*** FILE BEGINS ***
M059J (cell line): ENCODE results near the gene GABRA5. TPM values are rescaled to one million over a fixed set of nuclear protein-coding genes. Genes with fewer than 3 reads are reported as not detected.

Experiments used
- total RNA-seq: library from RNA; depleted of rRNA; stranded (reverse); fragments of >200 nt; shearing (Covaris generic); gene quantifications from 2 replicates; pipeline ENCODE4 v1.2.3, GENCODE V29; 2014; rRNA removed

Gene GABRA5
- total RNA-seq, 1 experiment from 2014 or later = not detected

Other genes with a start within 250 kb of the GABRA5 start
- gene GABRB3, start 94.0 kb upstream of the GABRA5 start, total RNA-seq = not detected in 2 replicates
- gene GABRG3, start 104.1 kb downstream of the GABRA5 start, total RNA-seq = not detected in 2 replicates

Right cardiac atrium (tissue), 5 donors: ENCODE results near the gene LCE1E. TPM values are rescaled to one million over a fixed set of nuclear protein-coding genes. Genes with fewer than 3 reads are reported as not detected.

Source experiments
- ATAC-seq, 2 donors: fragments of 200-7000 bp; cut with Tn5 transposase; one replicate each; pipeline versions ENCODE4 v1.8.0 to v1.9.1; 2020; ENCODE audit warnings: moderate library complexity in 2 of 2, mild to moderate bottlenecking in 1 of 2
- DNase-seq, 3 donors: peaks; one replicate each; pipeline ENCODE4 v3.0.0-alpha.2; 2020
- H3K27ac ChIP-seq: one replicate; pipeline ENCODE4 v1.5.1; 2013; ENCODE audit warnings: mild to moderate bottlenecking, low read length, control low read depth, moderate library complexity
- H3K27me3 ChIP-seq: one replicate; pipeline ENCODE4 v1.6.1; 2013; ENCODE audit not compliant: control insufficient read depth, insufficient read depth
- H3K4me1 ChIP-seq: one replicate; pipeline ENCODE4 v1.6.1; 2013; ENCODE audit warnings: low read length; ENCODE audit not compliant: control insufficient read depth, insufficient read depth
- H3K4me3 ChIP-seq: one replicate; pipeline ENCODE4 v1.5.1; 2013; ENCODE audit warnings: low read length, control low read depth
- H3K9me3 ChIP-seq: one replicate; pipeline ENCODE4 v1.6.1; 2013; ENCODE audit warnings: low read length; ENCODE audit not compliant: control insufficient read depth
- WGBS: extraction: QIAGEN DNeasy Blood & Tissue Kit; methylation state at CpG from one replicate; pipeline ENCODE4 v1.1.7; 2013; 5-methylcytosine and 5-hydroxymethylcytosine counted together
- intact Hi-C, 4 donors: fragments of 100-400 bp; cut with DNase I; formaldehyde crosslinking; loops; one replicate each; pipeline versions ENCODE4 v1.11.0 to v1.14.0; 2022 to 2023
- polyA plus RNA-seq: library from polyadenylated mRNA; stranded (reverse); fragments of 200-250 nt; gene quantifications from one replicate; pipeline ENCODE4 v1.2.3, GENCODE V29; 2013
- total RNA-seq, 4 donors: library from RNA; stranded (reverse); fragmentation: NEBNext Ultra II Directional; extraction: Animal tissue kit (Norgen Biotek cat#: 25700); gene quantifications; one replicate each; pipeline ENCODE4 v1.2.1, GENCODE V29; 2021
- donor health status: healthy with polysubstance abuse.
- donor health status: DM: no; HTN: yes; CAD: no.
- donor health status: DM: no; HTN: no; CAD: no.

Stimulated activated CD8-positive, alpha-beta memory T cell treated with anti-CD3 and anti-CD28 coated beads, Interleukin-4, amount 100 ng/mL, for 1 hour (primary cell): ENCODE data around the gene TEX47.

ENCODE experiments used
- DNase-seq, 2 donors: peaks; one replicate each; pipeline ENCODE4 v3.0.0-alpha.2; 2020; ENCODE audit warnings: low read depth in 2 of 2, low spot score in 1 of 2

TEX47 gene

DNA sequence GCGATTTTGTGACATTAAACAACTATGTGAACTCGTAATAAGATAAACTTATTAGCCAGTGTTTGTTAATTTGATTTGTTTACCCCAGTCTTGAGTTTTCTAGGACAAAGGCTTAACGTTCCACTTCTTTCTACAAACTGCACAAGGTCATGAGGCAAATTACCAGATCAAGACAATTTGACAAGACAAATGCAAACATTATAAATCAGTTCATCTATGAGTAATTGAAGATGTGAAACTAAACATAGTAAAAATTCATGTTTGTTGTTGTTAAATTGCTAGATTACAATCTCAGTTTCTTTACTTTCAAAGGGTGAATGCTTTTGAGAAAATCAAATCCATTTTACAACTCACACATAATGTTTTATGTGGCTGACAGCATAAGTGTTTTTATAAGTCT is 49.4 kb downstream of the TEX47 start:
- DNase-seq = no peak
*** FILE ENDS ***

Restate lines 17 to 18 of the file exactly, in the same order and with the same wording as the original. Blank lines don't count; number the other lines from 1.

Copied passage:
- H3K9me3 ChIP-seq: one replicate; pipeline ENCODE4 v1.6.1; 2013; ENCODE audit warnings: low read length; ENCODE audit not compliant: control insufficient read depth
- WGBS: extraction: QIAGEN DNeasy Blood & Tissue Kit; methylation state at CpG from one replicate; pipeline ENCODE4 v1.1.7; 2013; 5-methylcytosine and 5-hydroxymethylcytosine counted together